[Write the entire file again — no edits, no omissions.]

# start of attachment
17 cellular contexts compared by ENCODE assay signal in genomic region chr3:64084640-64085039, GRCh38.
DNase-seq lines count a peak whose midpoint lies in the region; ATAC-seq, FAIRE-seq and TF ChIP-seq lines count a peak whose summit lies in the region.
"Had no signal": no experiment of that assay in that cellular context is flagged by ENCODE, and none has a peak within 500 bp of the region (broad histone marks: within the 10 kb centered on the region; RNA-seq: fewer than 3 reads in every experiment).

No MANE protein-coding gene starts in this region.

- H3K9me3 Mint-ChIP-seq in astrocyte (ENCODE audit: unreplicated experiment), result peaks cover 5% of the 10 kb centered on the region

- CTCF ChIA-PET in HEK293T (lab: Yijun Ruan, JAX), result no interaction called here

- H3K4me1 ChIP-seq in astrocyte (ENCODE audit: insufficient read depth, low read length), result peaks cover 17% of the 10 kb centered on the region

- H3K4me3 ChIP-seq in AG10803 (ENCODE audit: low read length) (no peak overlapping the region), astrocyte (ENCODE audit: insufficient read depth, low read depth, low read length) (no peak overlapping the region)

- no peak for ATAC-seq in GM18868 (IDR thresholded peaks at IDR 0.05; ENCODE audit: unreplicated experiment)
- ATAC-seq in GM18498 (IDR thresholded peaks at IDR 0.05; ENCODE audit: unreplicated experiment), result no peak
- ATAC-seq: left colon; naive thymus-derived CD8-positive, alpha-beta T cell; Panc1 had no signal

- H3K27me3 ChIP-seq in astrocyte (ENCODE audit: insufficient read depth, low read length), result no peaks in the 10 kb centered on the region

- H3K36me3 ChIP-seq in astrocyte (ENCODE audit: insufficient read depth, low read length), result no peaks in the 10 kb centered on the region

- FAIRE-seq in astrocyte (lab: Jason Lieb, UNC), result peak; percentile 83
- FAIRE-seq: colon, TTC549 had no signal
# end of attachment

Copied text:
17 cellular contexts compared by ENCODE assay signal in genomic region chr3:64084640-64085039, GRCh38.
DNase-seq lines count a peak whose midpoint lies in the region; ATAC-seq, FAIRE-seq and TF ChIP-seq lines count a peak whose summit lies in the region.
"Had no signal": no experiment of that assay in that cellular context is flagged by ENCODE, and none has a peak within 500 bp of the region (broad histone marks: within the 10 kb centered on the region; RNA-seq: fewer than 3 reads in every experiment).

No MANE protein-coding gene starts in this region.

- H3K9me3 Mint-ChIP-seq in astrocyte (ENCODE audit: unreplicated experiment), result peaks cover 5% of the 10 kb centered on the region

- CTCF ChIA-PET in HEK293T (lab: Yijun Ruan, JAX), result no interaction called here

- H3K4me1 ChIP-seq in astrocyte (ENCODE audit: insufficient read depth, low read length), result peaks cover 17% of the 10 kb centered on the region

- H3K4me3 ChIP-seq in AG10803 (ENCODE audit: low read length) (no peak overlapping the region), astrocyte (ENCODE audit: insufficient read depth, low read depth, low read length) (no peak overlapping the region)

- no peak for ATAC-seq in GM18868 (IDR thresholded peaks at IDR 0.05; ENCODE audit: unreplicated experiment)
- ATAC-seq in GM18498 (IDR thresholded peaks at IDR 0.05; ENCODE audit: unreplicated experiment), result no peak
- ATAC-seq: left colon; naive thymus-derived CD8-positive, alpha-beta T cell; Panc1 had no signal

- H3K27me3 ChIP-seq in astrocyte (ENCODE audit: insufficient read depth, low read length), result no peaks in the 10 kb centered on the region

- H3K36me3 ChIP-seq in astrocyte (ENCODE audit: insufficient read depth, low read length), result no peaks in the 10 kb centered on the region

- FAIRE-seq in astrocyte (lab: Jason Lieb, UNC), result peak; percentile 83
- FAIRE-seq: colon, TTC549 had no signal